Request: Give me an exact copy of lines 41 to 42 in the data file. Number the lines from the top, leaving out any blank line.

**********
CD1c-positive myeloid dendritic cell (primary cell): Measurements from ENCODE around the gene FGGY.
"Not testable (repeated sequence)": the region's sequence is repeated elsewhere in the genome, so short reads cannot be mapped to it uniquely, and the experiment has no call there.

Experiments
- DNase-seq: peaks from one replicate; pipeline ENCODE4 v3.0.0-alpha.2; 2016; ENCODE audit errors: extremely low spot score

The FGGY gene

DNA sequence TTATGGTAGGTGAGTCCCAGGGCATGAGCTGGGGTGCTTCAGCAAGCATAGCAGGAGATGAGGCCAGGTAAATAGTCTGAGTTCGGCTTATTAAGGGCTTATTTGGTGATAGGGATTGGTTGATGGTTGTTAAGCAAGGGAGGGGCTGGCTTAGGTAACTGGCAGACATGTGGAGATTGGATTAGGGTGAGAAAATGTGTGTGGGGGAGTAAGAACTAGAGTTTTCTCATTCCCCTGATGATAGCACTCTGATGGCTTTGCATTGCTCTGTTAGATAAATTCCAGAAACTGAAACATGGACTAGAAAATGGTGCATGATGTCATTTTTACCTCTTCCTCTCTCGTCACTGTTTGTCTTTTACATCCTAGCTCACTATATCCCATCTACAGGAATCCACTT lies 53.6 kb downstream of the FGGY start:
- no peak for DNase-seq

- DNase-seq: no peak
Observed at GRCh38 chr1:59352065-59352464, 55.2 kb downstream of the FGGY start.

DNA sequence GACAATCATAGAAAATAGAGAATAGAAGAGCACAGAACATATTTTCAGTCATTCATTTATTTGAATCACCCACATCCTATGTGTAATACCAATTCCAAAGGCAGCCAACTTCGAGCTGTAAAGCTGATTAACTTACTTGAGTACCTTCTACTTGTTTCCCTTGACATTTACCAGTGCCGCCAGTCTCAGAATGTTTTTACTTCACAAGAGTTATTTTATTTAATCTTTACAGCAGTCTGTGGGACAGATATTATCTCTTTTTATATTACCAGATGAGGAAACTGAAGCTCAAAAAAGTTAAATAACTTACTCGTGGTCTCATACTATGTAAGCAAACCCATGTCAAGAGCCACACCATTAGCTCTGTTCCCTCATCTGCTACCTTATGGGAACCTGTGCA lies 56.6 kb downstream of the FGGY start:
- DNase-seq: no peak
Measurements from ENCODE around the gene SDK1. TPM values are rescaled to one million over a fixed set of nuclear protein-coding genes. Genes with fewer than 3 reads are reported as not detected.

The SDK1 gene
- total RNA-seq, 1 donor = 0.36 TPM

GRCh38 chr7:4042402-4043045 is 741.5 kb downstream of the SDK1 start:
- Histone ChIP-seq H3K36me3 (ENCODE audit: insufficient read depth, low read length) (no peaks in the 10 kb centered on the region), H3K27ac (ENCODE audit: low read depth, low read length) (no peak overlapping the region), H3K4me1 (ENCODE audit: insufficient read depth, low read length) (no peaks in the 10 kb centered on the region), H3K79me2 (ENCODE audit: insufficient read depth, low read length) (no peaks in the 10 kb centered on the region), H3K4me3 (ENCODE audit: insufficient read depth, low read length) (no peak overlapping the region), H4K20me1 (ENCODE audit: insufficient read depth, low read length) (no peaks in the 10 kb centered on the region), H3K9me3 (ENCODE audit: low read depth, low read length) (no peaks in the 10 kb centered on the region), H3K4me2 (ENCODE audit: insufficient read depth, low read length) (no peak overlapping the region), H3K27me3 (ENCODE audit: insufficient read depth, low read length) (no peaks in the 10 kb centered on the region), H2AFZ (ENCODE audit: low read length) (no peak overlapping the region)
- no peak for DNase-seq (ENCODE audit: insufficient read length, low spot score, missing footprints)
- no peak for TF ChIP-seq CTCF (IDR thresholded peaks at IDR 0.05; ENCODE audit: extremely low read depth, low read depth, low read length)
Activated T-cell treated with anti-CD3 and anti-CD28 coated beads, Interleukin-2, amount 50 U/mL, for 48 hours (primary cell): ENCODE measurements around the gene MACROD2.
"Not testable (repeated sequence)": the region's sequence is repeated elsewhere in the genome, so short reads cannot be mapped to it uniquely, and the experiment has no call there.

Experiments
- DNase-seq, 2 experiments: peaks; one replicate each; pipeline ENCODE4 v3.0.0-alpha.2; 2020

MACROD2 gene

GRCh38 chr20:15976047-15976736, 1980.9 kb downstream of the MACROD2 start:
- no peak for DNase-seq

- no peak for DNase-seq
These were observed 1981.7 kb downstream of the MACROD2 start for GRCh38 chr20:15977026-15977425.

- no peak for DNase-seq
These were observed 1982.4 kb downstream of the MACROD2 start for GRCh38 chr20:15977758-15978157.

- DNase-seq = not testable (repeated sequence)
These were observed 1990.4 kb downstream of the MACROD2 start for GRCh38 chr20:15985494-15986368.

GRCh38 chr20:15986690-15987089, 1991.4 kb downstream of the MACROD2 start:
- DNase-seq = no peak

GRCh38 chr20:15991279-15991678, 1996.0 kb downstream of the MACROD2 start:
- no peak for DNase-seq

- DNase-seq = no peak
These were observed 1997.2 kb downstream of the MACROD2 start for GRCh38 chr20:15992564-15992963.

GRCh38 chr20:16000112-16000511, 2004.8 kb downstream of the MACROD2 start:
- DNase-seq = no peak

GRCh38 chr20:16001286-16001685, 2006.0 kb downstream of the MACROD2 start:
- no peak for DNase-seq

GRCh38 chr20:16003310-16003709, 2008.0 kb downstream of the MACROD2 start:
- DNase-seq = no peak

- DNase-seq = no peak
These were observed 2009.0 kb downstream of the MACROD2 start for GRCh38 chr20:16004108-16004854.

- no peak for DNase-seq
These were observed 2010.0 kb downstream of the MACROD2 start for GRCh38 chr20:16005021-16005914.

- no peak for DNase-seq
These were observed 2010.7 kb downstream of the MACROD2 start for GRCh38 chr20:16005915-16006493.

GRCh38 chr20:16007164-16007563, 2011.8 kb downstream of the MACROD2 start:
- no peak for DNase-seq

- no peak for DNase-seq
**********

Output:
- no peak for DNase-seq

GRCh38 chr20:16003310-16003709, 2008.0 kb downstream of the MACROD2 start: